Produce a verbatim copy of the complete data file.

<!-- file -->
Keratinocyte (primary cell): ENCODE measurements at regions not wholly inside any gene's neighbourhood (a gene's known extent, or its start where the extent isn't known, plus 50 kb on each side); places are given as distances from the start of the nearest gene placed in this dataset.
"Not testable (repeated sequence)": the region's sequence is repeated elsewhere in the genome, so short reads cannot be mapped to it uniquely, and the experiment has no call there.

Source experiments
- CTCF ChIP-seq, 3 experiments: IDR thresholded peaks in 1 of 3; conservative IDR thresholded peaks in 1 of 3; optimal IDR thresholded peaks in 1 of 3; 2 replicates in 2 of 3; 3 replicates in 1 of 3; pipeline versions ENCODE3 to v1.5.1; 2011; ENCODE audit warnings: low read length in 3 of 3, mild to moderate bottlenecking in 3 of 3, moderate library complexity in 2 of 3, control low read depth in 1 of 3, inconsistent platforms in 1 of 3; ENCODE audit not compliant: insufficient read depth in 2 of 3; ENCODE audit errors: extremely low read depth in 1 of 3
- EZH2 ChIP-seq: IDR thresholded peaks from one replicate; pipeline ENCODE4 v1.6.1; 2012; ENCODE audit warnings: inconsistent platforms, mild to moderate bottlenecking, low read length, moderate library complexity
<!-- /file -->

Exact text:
Keratinocyte (primary cell): ENCODE measurements at regions not wholly inside any gene's neighbourhood (a gene's known extent, or its start where the extent isn't known, plus 50 kb on each side); places are given as distances from the start of the nearest gene placed in this dataset.
"Not testable (repeated sequence)": the region's sequence is repeated elsewhere in the genome, so short reads cannot be mapped to it uniquely, and the experiment has no call there.

Source experiments
- CTCF ChIP-seq, 3 experiments: IDR thresholded peaks in 1 of 3; conservative IDR thresholded peaks in 1 of 3; optimal IDR thresholded peaks in 1 of 3; 2 replicates in 2 of 3; 3 replicates in 1 of 3; pipeline versions ENCODE3 to v1.5.1; 2011; ENCODE audit warnings: low read length in 3 of 3, mild to moderate bottlenecking in 3 of 3, moderate library complexity in 2 of 3, control low read depth in 1 of 3, inconsistent platforms in 1 of 3; ENCODE audit not compliant: insufficient read depth in 2 of 3; ENCODE audit errors: extremely low read depth in 1 of 3
- EZH2 ChIP-seq: IDR thresholded peaks from one replicate; pipeline ENCODE4 v1.6.1; 2012; ENCODE audit warnings: inconsistent platforms, mild to moderate bottlenecking, low read length, moderate library complexity